How to pack for the Laugavegur trail: The all inclusive info package
The Laugavegur Trail is a natural marvel. Within its 55 km (34 miles) you’re treated to an intense, varied and ravishing range of scenery. Volcanic mountain ranges blush geothermal oasis, black deserts and glistening glaciers all jostle for your attention.
The landscape is a smorgasbord of fire, ice, and hot springs; while the air is gloriously fresh and the sky a unique shade of blue that you’ll never forget.
There’s a price to pay though: Intense, changeable weather. Even in the summer, you might get snow!
So how do you pack for a destination that seems to pack a planet’s worth of landscape and weather into one trail? And what should you bring for a multi-day hike where you won’t have access to electricity? We’re glad you asked…
As you might expect, The Laugavegur Trail is not suited to wheeled suitcases! But that doesn’t mean you have to travel light. A supply driver can be organised to make sure your luggage gets from one campground to the next, so you can have your creature comforts without having to do anything drastic like cutting your toothbrush in half. In fact, this gives you the opportunity to pack some luxury extras like wine, a pillow, a book, a sleep mask and chargers for electronics.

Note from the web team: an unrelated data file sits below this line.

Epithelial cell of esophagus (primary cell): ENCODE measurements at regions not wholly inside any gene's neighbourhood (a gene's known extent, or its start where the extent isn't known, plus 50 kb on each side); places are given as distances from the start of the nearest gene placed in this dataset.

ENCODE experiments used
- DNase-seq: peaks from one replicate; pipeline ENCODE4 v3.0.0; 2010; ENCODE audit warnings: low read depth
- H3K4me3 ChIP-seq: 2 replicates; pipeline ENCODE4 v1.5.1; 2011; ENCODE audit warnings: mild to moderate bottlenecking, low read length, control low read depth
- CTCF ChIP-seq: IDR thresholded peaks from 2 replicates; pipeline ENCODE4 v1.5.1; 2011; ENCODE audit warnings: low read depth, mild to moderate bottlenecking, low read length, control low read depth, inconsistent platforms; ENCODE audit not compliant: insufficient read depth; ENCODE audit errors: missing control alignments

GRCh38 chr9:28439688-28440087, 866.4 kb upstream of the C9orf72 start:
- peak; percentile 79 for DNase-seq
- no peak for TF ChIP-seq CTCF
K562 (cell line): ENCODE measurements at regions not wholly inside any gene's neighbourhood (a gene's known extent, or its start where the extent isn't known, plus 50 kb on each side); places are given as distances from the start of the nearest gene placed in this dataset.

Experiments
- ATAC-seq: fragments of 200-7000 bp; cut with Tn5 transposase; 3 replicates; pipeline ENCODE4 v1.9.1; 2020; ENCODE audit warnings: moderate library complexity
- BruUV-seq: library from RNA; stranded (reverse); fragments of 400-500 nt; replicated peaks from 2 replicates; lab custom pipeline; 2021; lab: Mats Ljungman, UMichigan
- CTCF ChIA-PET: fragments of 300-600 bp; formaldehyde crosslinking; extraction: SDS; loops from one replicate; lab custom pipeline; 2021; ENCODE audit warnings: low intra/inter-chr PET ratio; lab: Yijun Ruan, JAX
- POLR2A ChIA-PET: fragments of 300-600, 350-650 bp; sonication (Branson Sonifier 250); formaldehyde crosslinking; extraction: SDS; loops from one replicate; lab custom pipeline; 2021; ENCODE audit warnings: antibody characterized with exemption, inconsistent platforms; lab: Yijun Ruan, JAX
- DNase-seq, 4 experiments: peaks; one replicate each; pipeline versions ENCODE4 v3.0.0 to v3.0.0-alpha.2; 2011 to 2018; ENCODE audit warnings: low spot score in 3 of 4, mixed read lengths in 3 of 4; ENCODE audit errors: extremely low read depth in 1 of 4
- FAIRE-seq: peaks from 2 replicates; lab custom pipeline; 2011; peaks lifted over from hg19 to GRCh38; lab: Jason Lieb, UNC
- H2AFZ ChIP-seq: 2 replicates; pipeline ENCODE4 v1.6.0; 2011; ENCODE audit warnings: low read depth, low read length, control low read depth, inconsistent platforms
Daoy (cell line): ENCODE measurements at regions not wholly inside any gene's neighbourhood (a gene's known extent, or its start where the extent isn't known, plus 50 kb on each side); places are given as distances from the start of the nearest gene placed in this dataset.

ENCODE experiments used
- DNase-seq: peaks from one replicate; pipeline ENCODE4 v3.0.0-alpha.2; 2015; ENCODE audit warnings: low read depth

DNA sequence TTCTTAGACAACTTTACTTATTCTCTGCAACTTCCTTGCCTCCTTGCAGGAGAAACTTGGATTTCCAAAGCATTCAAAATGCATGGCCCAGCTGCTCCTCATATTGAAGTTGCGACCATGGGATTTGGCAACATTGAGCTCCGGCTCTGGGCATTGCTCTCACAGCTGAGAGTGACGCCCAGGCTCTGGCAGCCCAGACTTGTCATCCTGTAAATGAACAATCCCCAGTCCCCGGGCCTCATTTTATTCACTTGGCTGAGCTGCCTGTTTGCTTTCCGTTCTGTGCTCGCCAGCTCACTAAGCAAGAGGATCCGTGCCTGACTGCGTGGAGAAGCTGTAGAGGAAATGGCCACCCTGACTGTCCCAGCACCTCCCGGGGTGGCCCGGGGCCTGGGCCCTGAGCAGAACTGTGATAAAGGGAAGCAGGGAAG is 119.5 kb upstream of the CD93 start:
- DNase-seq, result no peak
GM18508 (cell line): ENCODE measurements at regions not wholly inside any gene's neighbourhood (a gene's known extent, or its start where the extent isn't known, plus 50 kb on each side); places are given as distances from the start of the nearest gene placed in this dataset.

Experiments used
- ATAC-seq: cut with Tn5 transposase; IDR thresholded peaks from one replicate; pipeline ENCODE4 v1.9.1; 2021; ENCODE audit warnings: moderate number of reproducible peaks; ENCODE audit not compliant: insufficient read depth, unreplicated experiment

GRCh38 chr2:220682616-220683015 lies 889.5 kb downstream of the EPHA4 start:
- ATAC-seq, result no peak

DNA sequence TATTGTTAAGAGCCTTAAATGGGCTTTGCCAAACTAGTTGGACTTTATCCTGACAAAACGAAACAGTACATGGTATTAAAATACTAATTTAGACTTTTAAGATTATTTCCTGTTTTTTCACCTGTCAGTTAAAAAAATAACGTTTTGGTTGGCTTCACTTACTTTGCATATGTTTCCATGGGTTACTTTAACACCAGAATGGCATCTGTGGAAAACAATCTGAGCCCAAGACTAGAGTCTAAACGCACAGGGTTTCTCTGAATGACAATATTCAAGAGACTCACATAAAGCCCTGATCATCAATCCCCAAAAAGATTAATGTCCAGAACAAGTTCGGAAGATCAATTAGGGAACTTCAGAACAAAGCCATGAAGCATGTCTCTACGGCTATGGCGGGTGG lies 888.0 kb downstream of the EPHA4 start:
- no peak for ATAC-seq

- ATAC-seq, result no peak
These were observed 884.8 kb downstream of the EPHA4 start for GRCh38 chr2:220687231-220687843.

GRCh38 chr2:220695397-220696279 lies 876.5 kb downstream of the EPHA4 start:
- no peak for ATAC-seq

The Importance of Layering Whilst Trekking
The difference between summer and winter hiking in Iceland can be as little as one layer. Layering is a fundamental part of hiking in Iceland, so it’s good to get it right.
From your underwear to your anorak, your choice of material is the most important thing to consider when dressing for Iceland’s weather. Looking at underwear; boxer shorts and a tank top or t-shirt, fine wool or silk (or a good mix) is ideal. Both fine wool and silk breathe well and will keep you from getting too hot or too cold.